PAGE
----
As you probably saw in my last post, we weren't too optimistic about today's severe setup. As expected, the southerly flow aloft and at the surface produced disorganized storms that eventually formed into a linear system. The first few cells that formed before merging and contaminating each other in West Nebraska were pretty good though! We raced to intercept a cell on I-80 that formed on the dry line and it looked very good on radar. As we neared it, both our tour leader Todd and I noticed a dark wedge-shaped lowering under the base a few miles away in the haze. The surface winds were blowing at over 40 kt today, so all the dust from the ground obscured what little we could see only a few seconds later. We were pretty convinced it was a tornado based on the strong rotation couplet on radar and the very smooth shape in the distance. We could not chase the storm because it was moving 60 mph northward into an area with no roads. Our tornado suspicions were later confirmed this afternoon when the SPC storm reports listed two reports of a tornado on the ground near Kimball, Nebraska at exactly the time we were there. So in essence we briefly, and I mean briefly, saw a tornado today.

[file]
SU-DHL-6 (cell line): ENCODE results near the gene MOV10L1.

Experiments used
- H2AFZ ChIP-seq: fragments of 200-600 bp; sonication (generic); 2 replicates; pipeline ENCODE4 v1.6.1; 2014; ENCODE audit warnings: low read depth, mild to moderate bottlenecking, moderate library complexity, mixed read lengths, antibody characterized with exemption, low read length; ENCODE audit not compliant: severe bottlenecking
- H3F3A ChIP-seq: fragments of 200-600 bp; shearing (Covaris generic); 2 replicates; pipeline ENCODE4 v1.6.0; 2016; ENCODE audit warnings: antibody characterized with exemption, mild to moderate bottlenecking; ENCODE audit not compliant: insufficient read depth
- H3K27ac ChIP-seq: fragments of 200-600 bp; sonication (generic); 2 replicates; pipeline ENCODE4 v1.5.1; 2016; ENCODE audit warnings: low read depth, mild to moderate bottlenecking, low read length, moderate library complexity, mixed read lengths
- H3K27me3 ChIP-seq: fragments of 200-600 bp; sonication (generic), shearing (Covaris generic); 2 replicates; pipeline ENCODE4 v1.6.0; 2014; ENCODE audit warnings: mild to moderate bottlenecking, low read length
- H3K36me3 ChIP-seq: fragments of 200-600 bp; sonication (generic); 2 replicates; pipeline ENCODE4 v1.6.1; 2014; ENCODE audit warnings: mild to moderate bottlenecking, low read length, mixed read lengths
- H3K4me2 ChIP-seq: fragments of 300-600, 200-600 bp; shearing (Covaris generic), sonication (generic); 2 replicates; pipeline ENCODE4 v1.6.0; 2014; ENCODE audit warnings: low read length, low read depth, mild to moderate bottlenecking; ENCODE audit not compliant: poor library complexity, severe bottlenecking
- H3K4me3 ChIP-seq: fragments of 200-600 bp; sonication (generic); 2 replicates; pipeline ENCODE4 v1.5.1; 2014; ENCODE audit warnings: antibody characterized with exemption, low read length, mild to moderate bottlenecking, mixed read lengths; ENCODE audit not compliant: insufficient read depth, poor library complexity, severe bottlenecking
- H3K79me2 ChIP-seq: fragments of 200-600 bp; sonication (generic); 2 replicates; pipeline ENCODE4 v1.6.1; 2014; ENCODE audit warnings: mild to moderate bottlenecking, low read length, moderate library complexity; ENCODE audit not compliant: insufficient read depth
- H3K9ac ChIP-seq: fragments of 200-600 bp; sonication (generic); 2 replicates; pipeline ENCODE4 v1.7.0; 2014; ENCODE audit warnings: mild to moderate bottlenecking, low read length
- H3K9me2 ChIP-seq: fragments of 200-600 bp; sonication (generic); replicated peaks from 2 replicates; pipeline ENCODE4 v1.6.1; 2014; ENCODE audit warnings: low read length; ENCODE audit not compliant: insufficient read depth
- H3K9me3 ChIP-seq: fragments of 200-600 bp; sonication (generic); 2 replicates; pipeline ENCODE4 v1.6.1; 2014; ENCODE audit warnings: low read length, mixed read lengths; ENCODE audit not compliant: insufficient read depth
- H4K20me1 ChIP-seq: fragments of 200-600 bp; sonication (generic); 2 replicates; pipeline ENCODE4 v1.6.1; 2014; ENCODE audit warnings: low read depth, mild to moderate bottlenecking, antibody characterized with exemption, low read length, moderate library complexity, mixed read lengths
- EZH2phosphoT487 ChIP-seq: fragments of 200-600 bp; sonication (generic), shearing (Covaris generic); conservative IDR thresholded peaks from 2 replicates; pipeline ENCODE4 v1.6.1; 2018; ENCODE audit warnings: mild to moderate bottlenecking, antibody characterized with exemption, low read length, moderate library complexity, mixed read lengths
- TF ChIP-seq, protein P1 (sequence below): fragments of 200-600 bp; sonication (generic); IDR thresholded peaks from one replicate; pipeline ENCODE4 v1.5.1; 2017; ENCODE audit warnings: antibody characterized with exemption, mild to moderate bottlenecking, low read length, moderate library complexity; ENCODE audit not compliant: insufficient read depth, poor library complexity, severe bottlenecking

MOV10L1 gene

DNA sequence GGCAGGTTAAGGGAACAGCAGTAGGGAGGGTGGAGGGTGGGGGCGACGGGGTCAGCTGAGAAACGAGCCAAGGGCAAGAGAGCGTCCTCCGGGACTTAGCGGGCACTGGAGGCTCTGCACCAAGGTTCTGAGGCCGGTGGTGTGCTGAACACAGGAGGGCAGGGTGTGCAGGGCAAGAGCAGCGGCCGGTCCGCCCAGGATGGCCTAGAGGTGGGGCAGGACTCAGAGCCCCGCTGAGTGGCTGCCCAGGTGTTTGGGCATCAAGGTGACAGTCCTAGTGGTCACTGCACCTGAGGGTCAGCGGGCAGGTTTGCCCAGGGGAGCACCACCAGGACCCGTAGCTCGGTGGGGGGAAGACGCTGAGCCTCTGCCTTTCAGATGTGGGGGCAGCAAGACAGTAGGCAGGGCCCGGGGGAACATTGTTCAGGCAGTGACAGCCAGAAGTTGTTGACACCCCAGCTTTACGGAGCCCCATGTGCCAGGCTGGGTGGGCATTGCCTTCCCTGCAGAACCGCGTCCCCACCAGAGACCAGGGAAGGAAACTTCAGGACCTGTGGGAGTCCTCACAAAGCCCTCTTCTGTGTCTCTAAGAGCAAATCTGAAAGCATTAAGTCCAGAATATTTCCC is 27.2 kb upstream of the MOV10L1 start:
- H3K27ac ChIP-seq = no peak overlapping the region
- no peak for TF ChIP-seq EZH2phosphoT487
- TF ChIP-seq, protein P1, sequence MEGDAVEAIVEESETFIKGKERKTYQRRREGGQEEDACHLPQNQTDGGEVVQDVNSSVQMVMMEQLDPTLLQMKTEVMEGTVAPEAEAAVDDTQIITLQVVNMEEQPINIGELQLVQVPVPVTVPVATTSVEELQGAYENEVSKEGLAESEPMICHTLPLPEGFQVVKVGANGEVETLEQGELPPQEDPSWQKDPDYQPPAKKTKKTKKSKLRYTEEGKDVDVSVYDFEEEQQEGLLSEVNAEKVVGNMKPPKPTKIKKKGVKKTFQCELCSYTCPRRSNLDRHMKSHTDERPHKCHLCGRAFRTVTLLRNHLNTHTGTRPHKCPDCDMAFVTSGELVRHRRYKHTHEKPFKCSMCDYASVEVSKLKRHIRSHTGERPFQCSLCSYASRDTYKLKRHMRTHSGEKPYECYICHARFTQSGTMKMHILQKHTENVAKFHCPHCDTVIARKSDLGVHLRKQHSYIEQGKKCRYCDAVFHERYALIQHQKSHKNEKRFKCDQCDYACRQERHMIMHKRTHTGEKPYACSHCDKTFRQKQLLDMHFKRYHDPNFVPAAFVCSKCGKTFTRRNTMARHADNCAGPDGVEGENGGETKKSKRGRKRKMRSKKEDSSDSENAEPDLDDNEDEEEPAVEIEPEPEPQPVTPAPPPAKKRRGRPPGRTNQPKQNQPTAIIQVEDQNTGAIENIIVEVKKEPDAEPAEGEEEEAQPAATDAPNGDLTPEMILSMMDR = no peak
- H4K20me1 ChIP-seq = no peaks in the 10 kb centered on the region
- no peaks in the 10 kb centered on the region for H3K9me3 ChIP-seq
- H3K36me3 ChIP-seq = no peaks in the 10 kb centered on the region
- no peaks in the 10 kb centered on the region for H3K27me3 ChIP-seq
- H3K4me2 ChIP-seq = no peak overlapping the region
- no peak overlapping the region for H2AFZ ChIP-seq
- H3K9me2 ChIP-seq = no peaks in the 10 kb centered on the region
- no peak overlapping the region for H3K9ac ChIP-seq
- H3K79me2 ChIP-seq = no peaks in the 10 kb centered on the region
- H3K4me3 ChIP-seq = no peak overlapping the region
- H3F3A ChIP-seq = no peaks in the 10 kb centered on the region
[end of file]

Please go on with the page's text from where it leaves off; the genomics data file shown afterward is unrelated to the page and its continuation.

After that cell moved off well to the north, we waited at a rest stop on I-80 and let a few more rotating cells pass over us. We then traveled to the east to get ahead of the dry line, but nothing of interest formed there. The thing we enjoyed today was the impressive surface winds that wrapped around the low to our southwest as I mentioned earlier. Winds of 40-50 mph with gusts to 60 mph blew dust and tumbleweeds everywhere and made it nearly impossible to walk around. All our tour guests wanted to have their picture in the wind because it made everyone's hair look crazy.
After a few hours of waiting for more substantial cells to form ahead of the dry line, we threw in the towel and headed toward Colby, KS. Just as we were getting ready to go head to our hotel, a small funnel cloud dropped from the sunset storm we were taking pictures of. A second one formed after the first diminished, but it too had a short lifespan. The storm then fell apart after the funnels were through. Obviously we missed the big wedge tornado today in South Dakota, but winds and thermodynamic factors were simply better in Nebraska.
We may try to chase in East Colorado if moisture recovers in that area tomorrow, but our backup plan is to go sightseeing in downtown Denver if it doesn't. We'll see how the situation looks tomorrow morning!